Lasting Effects:
Basically everything about the comics industry today is an extension of the Direct Market, good and bad.  While it allowed for more mature stories and a wider breadth of talent, it also lead to a more insular, aging fanbase as the only place to find comics became comic book stores.

Image is formed (1992)
At the beginning of the 90s profits and media attention were at an all time high for the comic book industry with Marvel leading the way.  Building major titles around the hottest of the hottest pencilers, they were poised to be a force to be reckoned with in the decade.  Then the unthinkable happened and six of the best pencilers since Jack Kirby (in influence, not necessarially talent) left to start their own company, Image Comics.

Bolstered by a strong direct market, the company literally built on the the backs of these great artists did what few other independent companies could and gained a major foothold in the market making the big two into a big three.

Since then, Image has matured from it’s early days of being a showcase for artists to being a breeding ground for savvy up-and-coming talent in the industry.

Lasting Effects:

The formation and success of Image changed the way other publishers dealt with creators, their contracts, and royalties.  Up until Image the only viable option for a creator with original ideas was sell them to a big publisher for a one-time work for hire contract, or try to self-publish and in all likelihood get lost in obscurity. Image offers a highly visible market position for creator-owned projects, which has forced Marvel and DC to alter their practices when it comes to commissioning new and original characters.

joe_quesadaMarvel goes bankrupt (1996)
After alienating their proven writers for their hot artists, and alienating their hot artists for the bottom line, Marvel profited off the 90s comic boom off hype and gimmicks alone.  With gobs of money coming in, and no desire to spend it on their talent, they expanded their operation as faster than they should have, buying trading card, toy, and even distribution companies.  Then the bottom dropped out of the market, leaving Marvel with way too much on their plate.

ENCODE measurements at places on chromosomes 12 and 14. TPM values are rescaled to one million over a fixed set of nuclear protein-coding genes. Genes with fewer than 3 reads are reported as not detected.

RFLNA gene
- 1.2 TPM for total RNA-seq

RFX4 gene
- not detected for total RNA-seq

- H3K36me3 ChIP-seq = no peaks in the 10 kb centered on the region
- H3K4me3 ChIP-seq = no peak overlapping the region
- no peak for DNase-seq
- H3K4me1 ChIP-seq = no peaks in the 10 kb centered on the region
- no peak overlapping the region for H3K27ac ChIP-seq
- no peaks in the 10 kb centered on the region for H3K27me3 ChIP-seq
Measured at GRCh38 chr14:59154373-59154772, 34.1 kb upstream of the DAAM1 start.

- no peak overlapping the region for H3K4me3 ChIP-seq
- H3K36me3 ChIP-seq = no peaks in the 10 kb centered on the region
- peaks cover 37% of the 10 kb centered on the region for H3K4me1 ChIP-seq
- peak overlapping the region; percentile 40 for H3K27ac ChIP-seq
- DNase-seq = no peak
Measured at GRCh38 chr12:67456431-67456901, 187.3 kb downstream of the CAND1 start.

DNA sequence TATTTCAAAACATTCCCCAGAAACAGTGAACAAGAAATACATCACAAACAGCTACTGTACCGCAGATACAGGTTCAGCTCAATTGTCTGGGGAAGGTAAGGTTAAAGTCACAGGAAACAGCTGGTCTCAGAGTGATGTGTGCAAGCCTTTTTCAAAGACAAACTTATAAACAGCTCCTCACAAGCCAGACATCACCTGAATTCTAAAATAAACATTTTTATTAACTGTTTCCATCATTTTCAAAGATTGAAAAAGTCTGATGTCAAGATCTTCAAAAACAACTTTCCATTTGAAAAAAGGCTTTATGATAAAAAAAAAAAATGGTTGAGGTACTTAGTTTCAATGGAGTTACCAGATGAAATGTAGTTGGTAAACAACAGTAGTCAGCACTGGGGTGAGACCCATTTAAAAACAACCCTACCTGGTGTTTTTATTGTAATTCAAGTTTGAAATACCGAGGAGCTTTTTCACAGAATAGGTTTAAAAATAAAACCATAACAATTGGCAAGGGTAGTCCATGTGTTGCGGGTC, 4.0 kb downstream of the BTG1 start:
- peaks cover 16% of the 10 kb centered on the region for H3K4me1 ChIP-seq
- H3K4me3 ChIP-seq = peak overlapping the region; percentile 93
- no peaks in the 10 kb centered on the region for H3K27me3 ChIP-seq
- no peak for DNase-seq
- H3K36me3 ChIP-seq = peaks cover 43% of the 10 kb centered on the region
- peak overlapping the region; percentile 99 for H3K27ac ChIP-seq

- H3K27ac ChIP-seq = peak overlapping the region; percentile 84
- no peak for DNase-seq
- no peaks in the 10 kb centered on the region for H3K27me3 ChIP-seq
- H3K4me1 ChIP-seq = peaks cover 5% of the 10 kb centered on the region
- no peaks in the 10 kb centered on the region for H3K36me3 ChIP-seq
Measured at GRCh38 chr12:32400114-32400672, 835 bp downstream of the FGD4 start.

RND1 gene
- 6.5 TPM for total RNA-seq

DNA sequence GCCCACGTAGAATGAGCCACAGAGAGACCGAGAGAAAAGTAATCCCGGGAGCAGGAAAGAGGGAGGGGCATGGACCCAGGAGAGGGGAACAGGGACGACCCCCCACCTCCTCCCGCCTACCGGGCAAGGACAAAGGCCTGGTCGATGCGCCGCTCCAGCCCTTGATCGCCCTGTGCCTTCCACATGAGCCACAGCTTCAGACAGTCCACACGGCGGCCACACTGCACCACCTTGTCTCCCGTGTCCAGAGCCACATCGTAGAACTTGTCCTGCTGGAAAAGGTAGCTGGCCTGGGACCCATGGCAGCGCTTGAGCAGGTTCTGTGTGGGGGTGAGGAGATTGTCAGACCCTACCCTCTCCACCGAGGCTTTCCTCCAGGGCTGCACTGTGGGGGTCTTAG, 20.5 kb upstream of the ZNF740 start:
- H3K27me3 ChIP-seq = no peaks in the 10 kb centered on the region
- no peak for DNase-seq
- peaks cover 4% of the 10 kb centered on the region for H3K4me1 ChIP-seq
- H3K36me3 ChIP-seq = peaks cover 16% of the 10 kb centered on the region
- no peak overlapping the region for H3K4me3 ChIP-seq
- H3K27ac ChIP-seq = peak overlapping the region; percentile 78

In 1996 Marvel filed for chapter 11 bankruptcy in an effort to reorganize and pull themselves out of the mess they made.  For years the company languished near collapsed, until they were able to attract new talent, refocus their books, and focus on the content of their books, not just the cheap marketing stunts (Not to mention all the Wall Street gymnastics to keep the company out of the hands of corporate raiders).

Refocused and reenergized, Marvel was able to regain their status in the publishing world and finally be recognized as a powerhouse of marketable properties.

Lasting Effects:
Marvel’s resurgence showed the power of these intellectual properties, drawing the attention of media makers from all corners.  Superheroes led the charge as comics became a more accepted form of media, leading to a cross pollination of ideas with television, movies, and the internet.

It was with this increase media profile that Marvel was able to attract Disney and sell their once bankrupt company for four billion dollars.

Will Marvel’s sale to Disney be the next big game changer in the comic industry?  Or will it just be business as usual with a new boss?  Only time will tell.

Matt Jackson